Preliminary totals have come in, and those totals don’t look favorable for fluid milk. Sales slumped 4.1% by sliding from 46.2 billion to 44.3 billion pounds when comparing 2020 to 2021, according to data assembled by USDA’s Agricultural Marketing Service. Not only did those sales continue a 12-year slide, the combined 44.3 million pounds of sales from the combined conventional and organic fluid milk categories was the lowest total since 1951 when USDA reported 42.8 billion pounds of fluid milk sold to commercial outlets.
Not even whole milk could withstand last year’s slide. Having posted gains in recent years, conventional whole milk sales slid 5%, falling from 16.8 billion to 16 billion pounds during the past year. Reduced fat sales (2% milk) fell even further at 7.9% by dropping from 15.7 billion to 14.4 billion pounds. Skim milk experienced an even more dramatic, double-digit sales downturn when compared to the aforementioned categories.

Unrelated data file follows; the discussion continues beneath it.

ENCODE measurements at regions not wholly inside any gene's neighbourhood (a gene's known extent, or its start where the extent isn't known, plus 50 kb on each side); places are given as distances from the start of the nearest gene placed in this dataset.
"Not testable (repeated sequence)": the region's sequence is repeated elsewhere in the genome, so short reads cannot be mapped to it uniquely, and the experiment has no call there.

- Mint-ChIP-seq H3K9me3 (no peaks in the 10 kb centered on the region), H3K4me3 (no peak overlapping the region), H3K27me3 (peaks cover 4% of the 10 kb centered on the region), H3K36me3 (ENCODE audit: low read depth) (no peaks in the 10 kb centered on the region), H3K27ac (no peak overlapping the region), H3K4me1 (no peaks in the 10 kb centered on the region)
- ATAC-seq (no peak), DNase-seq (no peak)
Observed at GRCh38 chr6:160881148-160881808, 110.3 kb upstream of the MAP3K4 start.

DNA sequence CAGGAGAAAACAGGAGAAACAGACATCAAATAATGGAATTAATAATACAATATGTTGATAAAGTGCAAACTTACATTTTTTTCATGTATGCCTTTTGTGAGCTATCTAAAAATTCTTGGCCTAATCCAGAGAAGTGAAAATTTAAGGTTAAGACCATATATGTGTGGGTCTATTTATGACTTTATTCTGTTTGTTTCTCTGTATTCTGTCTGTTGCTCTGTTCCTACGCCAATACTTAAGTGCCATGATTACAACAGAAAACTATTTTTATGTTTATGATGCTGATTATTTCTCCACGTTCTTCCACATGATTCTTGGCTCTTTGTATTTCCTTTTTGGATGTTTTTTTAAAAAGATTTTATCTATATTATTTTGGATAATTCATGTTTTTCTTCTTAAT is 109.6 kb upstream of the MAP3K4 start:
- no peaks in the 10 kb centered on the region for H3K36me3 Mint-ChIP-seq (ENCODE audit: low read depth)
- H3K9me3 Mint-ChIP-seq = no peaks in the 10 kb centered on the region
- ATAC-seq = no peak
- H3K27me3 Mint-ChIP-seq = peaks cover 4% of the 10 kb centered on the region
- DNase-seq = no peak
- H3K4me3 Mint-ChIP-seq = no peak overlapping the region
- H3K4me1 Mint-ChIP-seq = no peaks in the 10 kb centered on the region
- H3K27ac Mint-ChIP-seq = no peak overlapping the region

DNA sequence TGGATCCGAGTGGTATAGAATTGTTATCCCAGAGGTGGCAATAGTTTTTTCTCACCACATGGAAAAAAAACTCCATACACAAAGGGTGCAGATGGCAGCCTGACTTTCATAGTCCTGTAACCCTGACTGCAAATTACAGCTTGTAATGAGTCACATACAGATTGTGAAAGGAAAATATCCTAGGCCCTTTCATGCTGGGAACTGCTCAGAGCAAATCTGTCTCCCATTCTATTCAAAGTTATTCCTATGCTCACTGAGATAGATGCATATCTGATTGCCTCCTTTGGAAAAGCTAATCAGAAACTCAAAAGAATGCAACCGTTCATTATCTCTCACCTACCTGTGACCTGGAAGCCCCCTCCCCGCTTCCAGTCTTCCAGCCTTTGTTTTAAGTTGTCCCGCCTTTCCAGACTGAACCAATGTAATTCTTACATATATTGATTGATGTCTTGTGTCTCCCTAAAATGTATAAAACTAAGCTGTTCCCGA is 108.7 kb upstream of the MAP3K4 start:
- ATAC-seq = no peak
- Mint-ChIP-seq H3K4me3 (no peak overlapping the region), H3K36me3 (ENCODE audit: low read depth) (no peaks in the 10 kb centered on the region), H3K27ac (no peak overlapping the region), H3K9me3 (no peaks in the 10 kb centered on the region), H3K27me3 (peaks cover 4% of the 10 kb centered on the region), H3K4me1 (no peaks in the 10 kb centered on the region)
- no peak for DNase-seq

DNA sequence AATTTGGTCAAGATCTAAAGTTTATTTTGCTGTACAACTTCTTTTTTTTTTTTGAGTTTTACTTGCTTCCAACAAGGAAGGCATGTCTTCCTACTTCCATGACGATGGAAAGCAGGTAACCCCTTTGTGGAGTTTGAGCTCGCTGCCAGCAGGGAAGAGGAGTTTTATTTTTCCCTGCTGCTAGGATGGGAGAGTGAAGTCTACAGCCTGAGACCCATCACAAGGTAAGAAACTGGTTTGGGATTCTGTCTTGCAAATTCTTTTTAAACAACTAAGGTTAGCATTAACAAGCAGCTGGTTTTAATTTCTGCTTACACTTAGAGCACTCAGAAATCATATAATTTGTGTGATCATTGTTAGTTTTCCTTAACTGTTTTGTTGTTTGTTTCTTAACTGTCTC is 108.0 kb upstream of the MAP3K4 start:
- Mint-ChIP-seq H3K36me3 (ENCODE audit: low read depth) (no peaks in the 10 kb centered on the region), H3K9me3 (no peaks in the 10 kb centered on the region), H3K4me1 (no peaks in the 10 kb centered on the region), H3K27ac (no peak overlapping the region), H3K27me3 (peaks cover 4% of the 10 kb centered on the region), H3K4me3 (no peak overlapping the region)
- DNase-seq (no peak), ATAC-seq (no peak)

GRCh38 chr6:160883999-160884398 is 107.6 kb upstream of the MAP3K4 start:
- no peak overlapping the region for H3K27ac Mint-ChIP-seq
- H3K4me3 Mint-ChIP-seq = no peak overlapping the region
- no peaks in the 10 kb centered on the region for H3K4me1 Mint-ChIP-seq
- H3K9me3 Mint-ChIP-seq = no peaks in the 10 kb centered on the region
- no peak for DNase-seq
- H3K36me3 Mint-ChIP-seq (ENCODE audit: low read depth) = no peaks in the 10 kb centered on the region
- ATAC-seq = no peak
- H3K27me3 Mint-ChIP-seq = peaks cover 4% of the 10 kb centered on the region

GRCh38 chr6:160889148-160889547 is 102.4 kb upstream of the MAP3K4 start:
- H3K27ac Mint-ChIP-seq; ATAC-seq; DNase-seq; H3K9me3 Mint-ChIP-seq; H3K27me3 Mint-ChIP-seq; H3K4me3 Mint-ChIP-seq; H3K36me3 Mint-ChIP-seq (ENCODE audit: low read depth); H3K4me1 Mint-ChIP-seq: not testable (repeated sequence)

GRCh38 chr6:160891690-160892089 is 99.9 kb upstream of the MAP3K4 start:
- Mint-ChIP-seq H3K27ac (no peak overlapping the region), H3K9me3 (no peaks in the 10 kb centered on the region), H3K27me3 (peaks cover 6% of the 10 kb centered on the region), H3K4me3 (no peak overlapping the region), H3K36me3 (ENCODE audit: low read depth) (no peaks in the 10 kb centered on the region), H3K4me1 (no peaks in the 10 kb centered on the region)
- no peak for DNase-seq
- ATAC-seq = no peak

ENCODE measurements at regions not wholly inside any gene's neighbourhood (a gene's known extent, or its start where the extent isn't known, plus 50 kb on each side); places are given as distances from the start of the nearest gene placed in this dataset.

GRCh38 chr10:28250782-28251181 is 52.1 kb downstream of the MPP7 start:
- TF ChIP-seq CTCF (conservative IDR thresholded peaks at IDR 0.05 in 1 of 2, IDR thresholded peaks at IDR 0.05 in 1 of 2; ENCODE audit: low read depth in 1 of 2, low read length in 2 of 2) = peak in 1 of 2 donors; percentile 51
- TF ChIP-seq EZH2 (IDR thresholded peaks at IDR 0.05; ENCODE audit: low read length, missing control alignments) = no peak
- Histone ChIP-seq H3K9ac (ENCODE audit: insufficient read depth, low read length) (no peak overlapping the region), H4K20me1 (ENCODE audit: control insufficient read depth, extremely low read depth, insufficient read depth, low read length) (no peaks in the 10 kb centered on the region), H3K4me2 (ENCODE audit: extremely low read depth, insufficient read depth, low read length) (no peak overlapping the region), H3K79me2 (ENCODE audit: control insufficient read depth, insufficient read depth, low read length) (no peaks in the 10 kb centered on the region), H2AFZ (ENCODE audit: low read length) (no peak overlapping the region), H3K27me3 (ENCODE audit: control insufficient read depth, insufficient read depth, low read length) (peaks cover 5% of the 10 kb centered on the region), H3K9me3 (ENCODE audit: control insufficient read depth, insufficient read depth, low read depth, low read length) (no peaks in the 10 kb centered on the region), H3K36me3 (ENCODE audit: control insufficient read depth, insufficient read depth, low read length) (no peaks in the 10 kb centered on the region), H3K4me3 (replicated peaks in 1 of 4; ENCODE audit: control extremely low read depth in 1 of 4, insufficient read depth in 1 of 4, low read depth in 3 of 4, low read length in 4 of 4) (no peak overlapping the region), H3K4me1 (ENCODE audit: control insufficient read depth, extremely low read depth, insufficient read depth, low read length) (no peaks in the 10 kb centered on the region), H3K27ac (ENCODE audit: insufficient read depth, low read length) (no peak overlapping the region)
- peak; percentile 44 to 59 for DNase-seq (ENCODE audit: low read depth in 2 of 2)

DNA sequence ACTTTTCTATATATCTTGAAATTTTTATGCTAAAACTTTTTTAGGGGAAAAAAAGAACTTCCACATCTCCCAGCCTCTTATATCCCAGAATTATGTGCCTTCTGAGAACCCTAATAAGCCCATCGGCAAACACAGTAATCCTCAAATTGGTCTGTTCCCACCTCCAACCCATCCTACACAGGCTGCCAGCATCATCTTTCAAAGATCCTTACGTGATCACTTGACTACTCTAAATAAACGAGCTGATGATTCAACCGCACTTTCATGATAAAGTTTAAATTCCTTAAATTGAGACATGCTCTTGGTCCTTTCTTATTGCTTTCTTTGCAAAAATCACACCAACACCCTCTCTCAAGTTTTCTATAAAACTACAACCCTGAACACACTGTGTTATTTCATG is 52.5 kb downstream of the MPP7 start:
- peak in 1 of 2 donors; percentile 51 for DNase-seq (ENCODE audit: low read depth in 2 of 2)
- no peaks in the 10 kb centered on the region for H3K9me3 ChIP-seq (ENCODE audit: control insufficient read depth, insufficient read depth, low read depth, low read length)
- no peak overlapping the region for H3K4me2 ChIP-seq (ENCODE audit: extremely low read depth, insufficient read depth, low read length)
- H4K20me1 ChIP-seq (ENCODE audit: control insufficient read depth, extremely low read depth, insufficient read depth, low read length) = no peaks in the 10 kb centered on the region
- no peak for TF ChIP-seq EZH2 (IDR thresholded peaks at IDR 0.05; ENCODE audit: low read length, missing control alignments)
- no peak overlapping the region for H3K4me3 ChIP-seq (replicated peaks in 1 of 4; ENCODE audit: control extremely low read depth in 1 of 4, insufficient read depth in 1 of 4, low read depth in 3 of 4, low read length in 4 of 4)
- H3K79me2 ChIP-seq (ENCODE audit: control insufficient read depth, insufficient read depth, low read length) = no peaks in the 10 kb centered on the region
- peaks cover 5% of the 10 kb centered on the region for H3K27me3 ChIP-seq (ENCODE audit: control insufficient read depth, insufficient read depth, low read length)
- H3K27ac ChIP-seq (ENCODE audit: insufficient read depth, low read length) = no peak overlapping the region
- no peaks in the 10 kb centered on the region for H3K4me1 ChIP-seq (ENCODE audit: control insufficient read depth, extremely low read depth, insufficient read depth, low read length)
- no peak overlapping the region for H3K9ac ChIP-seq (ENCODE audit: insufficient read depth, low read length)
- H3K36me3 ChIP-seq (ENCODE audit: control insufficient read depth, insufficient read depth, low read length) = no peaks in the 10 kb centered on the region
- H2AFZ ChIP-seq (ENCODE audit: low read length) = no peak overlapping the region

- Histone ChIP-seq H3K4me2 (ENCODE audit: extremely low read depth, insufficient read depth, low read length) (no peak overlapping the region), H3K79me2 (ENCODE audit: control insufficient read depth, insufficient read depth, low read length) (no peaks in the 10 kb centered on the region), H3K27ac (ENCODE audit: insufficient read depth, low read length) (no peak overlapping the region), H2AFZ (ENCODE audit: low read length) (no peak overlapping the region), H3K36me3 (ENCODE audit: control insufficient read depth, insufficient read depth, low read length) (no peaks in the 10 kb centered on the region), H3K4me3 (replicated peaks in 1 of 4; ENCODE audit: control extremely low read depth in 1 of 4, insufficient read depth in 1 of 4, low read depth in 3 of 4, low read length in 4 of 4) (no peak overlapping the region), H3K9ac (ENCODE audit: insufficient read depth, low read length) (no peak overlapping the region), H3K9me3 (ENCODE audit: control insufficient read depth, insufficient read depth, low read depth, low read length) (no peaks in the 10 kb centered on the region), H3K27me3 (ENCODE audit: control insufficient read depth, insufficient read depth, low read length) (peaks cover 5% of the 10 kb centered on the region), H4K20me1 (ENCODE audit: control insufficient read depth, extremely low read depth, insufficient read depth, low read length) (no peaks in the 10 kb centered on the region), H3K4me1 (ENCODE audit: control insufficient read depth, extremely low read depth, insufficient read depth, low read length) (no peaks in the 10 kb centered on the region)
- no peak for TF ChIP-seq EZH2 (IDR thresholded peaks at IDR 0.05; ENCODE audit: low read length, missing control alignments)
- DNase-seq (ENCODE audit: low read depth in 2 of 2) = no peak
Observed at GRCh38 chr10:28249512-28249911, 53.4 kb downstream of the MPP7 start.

The lone bright spot was flavored milk, which grew 14.3% when combining the conventional and organic categories, according to the February 15, 2022, Estimated Fluid Milk Sales Report published by AMS. Much of that growth can be attributed to the flavored reduced-fat milk category that traditionally gets delivered to school milk programs. That rebound can be attributed children returning to school as COVID-19 restrictions eased.
Big picture dairy
While fluid milk sales are down as a whole, it’s important to point out that consumers are eating their dairy products these days. Dairy product consumption, as a whole, is at the highest level since 1960. USDA data illustrates per capita dairy consumption climbed to 655 pounds per person. Over the past 10 years, the growth rate was 52 pounds, with cheese and butter leading the positive trajectory.